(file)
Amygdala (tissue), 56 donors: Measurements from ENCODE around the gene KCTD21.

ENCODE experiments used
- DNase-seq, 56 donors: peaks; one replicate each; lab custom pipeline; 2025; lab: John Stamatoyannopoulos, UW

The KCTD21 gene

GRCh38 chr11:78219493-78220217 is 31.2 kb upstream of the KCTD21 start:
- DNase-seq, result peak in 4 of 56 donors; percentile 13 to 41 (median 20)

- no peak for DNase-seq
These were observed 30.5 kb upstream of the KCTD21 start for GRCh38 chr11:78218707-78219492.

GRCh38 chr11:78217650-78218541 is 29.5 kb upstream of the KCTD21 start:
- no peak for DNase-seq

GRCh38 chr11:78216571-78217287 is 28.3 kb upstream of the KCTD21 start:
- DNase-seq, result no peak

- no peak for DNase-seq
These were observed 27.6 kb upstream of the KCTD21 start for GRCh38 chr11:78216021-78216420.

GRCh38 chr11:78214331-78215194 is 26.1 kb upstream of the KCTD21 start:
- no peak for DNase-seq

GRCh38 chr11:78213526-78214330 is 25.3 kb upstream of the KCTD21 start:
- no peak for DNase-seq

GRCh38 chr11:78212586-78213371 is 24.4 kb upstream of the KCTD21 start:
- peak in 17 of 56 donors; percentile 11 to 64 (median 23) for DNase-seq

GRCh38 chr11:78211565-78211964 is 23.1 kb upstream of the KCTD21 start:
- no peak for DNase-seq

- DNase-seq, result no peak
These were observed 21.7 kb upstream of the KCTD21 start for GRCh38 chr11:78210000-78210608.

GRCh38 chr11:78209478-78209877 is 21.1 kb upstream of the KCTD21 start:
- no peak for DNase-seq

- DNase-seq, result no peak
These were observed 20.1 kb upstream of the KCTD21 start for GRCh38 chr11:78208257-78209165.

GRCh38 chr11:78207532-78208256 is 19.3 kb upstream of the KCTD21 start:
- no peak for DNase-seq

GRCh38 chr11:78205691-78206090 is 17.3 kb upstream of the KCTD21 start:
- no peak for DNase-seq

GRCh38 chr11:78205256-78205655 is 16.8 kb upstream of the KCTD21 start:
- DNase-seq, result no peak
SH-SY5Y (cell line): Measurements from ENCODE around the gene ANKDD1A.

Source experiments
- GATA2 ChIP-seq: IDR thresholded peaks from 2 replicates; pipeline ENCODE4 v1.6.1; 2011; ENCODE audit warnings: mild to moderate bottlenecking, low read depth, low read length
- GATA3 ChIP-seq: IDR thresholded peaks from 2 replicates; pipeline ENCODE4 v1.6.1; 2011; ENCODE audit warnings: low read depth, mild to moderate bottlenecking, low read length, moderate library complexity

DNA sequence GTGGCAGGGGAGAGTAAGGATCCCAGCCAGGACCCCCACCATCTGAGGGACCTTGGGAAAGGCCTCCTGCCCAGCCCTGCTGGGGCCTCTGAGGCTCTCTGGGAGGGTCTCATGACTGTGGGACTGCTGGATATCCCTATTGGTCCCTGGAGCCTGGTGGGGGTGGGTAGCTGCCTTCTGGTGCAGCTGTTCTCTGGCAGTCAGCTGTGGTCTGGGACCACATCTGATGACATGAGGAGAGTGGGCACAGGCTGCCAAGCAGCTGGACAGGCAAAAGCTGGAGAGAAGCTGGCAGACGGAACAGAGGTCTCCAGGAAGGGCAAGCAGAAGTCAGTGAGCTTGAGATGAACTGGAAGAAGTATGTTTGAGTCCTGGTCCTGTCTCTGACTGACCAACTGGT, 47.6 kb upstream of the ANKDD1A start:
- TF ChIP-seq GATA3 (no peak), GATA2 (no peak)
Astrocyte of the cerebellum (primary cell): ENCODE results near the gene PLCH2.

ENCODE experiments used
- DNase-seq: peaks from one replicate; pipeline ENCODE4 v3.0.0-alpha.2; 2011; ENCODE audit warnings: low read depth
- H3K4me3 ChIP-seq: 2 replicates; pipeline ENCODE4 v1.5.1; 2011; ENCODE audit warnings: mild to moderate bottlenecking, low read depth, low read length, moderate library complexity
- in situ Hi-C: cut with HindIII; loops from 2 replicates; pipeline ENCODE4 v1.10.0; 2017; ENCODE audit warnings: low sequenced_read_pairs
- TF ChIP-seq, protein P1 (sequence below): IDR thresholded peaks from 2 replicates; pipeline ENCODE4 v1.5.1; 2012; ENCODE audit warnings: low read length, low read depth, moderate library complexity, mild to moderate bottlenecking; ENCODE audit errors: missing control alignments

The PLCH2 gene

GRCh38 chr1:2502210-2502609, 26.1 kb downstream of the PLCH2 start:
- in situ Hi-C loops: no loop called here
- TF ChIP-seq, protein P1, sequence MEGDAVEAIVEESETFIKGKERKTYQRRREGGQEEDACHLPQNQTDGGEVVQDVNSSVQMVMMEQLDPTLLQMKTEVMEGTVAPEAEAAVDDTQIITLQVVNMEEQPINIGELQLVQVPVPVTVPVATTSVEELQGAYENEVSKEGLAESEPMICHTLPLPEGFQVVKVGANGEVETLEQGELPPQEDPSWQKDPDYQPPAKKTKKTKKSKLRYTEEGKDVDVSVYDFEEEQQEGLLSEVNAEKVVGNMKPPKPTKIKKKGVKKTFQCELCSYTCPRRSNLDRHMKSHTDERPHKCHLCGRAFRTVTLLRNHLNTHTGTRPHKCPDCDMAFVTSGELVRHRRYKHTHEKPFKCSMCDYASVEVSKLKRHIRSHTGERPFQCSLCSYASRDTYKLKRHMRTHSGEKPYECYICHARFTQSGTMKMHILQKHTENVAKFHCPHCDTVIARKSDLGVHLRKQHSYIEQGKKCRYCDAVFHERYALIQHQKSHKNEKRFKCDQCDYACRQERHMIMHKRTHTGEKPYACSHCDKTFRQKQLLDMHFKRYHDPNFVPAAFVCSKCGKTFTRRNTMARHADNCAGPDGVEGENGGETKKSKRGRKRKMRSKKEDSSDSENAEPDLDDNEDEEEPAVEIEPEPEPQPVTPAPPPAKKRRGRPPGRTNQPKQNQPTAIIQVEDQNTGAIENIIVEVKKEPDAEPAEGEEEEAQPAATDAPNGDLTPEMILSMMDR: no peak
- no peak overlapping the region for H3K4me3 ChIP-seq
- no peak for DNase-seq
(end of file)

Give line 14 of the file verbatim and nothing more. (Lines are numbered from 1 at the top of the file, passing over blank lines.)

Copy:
These were observed 27.6 kb upstream of the KCTD21 start for GRCh38 chr11:78216021-78216420.